(MENAFN - Jordan Times) Palestinian and Israeli peace negotiators are meeting in Amman today in their first face-to-face talks in nearly 16 months, a senior official said on Monday.
Foreign Minister Nasser Judeh said yesterday the meeting is a result of intensive Jordanian efforts led by His Majesty King Abdullah over the past few years to bring the two parties to the negotiating table.
But he stressed that Jordan is not acting as a mediator between the Palestinians and Israelis.
"We don't want to raise expectations, but holding the meetings between the Palestinians and Israelis is a Jordanian interest first and foremost," he said.
"Our objective is to bring them together and try to push for a breakthrough in the peace talks to arrive at addressing the final status issues, starting with borders and security," Judeh stressed.
He added that over the past few months and based on the directives by the King, he has been meeting with all parties involved in the peace process, adding that Jordan is concerned with providing an adequate climate for the talks, in which he will also be directly involved.
Judeh noted that three meetings will take place at the ministry's premises.
The first meeting will be attended by Judeh and Tony Blair, representative of the international Quartet for Middle East.
In the second meeting, Judeh said he will join the Palestinian and Israeli negotiators in addition to the Quartet members. The third meeting will only include Judeh, the Palestinians and the Israelis.
Meanwhile, Washington welcomed the Jordanian initiative in a statement issued yesterday by the US State Department.
"We welcome and support this positive development. I applaud the efforts of the King and Foreign Minister Judeh to bring the parties together and encourage them to approach these meetings constructively," US Secretary of State Hillary Clinton said in the statement.
"I have been in close contact with Foreign Minister Judeh and with special envoy David Hale."
"When I met with the other Quartet principals on September 23, we put forward a framework for resuming direct negotiations between the parties," Clinton added.
"We knew that progress toward this goal would not be easy, so it is essential that both sides take advantage of this opportunity," she stressed, expressing hope that this direct exchange can help move all parties involved in the peace process forward on the pathway proposed by the Quartet.
"As the president and I have said before, the need for a lasting peace is more urgent than ever. The status quo is not sustainable and the parties must act boldly to advance the cause of peace," Clinton added.
Judeh said Palestinian chief negotiator Saeb Erekat will represent the Palestinian side, while the Israelis will be represented by Yitzhak Molcho, Israeli Prime Minister Benjamin Netanyahu's personal envoy, according to a statement by the Israeli embassy in Amman.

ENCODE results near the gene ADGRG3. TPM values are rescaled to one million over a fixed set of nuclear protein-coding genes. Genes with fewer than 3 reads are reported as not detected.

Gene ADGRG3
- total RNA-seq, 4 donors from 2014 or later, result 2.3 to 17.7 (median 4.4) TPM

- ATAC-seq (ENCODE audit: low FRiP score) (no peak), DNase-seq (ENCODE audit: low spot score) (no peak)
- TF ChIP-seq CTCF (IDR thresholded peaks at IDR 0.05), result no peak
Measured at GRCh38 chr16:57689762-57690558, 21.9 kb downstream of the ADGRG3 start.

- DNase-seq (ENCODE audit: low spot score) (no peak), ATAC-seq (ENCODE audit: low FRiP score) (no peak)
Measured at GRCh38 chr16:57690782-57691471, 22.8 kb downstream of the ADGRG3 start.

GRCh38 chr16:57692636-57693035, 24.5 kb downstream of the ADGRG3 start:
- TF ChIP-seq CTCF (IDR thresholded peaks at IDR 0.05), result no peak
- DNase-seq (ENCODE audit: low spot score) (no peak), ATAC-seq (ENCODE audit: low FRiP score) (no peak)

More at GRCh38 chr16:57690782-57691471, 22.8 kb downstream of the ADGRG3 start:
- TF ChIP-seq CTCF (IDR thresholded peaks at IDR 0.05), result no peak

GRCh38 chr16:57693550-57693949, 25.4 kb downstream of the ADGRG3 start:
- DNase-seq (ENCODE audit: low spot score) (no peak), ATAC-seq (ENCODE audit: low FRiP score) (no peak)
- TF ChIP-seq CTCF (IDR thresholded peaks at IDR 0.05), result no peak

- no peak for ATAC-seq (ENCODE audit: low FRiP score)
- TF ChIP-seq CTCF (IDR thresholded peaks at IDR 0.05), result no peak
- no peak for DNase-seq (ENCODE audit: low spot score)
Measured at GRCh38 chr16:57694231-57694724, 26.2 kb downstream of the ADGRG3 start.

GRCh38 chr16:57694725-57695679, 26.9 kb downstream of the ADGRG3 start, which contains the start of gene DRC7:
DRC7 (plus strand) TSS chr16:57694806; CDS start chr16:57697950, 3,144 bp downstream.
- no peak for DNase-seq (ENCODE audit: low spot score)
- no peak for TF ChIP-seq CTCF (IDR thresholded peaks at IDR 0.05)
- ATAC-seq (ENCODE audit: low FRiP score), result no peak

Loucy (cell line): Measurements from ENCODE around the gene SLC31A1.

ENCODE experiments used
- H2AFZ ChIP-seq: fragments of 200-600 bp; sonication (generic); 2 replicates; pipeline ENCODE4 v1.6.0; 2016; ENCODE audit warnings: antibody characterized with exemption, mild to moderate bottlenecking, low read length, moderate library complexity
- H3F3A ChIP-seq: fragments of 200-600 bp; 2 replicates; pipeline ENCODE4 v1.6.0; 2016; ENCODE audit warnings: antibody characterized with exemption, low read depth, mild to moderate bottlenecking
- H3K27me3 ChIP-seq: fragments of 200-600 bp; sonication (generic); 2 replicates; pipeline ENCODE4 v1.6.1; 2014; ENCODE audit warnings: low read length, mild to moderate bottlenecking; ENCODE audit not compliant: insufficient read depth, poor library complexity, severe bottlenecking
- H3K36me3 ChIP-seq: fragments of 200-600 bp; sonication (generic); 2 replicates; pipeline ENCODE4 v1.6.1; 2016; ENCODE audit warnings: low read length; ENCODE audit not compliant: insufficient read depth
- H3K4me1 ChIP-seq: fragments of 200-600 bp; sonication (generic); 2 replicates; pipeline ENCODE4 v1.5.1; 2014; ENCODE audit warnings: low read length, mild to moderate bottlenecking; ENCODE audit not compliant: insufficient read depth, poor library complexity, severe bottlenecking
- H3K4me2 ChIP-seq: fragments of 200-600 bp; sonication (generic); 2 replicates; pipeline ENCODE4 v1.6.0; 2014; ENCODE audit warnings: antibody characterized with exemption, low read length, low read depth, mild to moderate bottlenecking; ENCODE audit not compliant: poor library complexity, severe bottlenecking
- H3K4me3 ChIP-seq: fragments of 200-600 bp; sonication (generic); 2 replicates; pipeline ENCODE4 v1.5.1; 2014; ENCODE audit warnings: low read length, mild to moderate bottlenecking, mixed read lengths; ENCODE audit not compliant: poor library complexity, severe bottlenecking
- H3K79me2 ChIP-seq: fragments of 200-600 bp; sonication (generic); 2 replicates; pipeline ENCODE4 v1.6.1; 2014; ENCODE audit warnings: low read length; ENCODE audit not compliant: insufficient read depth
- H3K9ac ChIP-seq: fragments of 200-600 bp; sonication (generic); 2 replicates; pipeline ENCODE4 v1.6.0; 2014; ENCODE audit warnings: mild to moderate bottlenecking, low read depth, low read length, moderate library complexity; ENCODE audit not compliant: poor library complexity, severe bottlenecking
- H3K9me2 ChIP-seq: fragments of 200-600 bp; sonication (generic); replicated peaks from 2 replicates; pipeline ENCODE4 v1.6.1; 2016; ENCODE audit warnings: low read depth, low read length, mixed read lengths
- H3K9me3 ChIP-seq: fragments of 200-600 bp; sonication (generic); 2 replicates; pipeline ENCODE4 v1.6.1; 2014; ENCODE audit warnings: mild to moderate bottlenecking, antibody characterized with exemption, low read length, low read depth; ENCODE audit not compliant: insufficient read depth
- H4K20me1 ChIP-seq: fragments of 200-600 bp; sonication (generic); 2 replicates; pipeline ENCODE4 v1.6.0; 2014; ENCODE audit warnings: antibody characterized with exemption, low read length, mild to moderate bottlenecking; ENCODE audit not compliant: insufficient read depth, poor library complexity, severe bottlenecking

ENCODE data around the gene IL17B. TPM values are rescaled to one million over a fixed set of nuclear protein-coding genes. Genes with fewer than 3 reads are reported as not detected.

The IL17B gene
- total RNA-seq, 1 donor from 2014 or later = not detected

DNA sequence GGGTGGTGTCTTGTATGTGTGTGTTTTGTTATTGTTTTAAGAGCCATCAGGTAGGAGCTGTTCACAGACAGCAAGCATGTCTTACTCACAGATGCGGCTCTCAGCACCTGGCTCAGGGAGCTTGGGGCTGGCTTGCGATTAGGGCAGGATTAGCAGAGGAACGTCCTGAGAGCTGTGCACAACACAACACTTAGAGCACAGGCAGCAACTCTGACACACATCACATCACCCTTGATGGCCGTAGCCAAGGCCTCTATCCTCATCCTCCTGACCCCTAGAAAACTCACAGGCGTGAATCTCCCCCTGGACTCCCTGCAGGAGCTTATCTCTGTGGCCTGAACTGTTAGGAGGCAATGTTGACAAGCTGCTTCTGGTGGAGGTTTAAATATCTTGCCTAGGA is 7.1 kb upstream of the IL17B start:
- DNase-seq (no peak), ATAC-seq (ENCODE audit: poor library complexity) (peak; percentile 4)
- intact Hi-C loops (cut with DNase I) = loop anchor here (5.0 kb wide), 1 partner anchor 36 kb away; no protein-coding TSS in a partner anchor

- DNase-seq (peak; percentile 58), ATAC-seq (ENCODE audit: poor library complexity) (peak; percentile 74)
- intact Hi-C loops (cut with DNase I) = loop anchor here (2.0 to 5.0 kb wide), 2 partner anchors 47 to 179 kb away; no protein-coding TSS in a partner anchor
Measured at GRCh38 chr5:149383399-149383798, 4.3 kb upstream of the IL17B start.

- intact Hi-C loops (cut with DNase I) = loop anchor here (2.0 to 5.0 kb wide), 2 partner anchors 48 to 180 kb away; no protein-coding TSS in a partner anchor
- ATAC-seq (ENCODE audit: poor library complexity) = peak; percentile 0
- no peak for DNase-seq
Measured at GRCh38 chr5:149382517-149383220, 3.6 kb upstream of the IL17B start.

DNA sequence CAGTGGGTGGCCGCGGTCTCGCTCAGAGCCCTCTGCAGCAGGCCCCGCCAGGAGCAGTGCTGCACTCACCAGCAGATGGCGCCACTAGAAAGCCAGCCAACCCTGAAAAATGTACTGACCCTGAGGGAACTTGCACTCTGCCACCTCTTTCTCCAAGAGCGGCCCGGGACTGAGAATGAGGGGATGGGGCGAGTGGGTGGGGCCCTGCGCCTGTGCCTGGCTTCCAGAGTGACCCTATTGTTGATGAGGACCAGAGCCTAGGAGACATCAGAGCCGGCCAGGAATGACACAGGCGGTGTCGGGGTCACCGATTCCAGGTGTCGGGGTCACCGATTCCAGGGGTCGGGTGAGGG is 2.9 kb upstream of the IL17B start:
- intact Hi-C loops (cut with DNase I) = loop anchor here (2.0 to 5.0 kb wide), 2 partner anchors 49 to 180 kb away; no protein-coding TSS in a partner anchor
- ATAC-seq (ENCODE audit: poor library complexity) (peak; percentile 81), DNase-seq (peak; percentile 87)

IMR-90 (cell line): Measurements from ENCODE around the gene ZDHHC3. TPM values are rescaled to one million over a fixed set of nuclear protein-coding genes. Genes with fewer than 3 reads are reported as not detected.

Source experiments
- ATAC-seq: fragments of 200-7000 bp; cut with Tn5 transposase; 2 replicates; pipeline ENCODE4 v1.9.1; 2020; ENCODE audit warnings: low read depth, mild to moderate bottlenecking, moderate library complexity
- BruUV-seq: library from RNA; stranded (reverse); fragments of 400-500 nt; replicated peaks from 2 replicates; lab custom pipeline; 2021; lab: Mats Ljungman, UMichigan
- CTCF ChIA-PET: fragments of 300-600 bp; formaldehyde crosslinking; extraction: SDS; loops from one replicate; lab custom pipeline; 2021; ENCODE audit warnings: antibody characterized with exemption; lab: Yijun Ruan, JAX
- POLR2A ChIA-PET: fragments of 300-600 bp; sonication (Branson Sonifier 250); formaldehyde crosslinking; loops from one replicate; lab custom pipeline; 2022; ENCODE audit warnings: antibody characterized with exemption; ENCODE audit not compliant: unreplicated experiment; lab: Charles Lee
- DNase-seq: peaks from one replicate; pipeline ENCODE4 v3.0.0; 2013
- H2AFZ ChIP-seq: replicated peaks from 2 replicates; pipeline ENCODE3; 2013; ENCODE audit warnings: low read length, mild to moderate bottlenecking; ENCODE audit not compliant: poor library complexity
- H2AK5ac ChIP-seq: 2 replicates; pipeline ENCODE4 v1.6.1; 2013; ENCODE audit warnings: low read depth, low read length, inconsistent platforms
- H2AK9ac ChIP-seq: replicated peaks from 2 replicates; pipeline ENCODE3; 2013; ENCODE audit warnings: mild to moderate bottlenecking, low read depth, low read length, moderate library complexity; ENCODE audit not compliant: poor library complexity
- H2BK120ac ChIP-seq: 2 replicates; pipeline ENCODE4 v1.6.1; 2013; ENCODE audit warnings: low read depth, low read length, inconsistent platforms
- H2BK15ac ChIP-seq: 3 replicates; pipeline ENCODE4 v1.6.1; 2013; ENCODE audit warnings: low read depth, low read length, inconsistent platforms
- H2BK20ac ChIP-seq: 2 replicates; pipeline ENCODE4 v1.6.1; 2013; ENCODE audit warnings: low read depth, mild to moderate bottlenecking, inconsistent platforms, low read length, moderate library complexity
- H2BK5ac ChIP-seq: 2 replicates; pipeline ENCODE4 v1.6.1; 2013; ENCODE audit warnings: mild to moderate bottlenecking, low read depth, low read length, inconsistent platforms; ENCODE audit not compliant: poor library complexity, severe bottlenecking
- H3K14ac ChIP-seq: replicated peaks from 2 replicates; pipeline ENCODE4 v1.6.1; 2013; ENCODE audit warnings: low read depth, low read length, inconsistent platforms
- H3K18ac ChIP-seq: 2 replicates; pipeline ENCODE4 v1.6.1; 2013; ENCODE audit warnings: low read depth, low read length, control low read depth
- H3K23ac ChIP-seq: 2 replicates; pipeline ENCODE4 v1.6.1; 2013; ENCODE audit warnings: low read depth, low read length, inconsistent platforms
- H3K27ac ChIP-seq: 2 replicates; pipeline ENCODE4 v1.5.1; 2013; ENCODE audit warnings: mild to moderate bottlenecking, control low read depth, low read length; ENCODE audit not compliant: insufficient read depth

In the statement, Israeli national information directorate head, Yoaz Hendel, said: "We are grateful to King Abdullah and to Jordanian Foreign Minister Nasser Judeh for their initiative in convening the sides in accordance with the Quartet outline."
Also on Tuesday, Agence France-Presse quoted Erekat as saying in an interview with Voice of Palestine radio that the meetings will be held to discuss the possibility of resuming negotiations.
"This meeting will be devoted to discussing the possibility of making a breakthrough that could lead to the resumption of negotiations. Therefore, it will not mark the resumption of negotiations," he said.
Speaking to reporters in Ramallah, Erekat urged Israel not to waste the rare opportunity of a face-to-face meeting.
"This is a valuable opportunity for peace and Israel shouldn't waste it and once again be the reason for the failure of efforts by the international community, by the Quartet and by Jordan, to resume the negotiations," he said.
Should Tuesday's meeting end without progress, a committee of officials from the Palestinian leadership would look into the available options and "present its recommendations to President [Mahmoud] Abbas within the next few days", he said, according to AFP.
He added that "2012 will be the year in which we continue our efforts to put Palestine on the map geographically".
"If the Israeli Premier [Benjamin Netanyahu] thinks that by continuing to build settlements and destroying any prospect of implementing the two-state solution, that he can stop our efforts, then he is wrong."
News that the two sides would be meeting for the first time in more than a year sparked an angry reaction from Gaza's Hamas rulers, who are trying to push through a reconciliation deal with Abbas' Fateh Party, AFP reported.
"We demand a boycott of this meeting," Hamas spokesperson Sami Abu Zuhri told AFP. "Going to such a meeting is only betting on failure."
And the leftist Popular Front for the Liberation of Palestine also denounced the move as a "fatal error" which would force the Palestinians back into another pointless waiting game.
"The occupation and the Quartet are the only beneficiaries from the Amman meeting that is, in fact, a negotiations meeting that drains the Palestinian national account," the group said in a statement.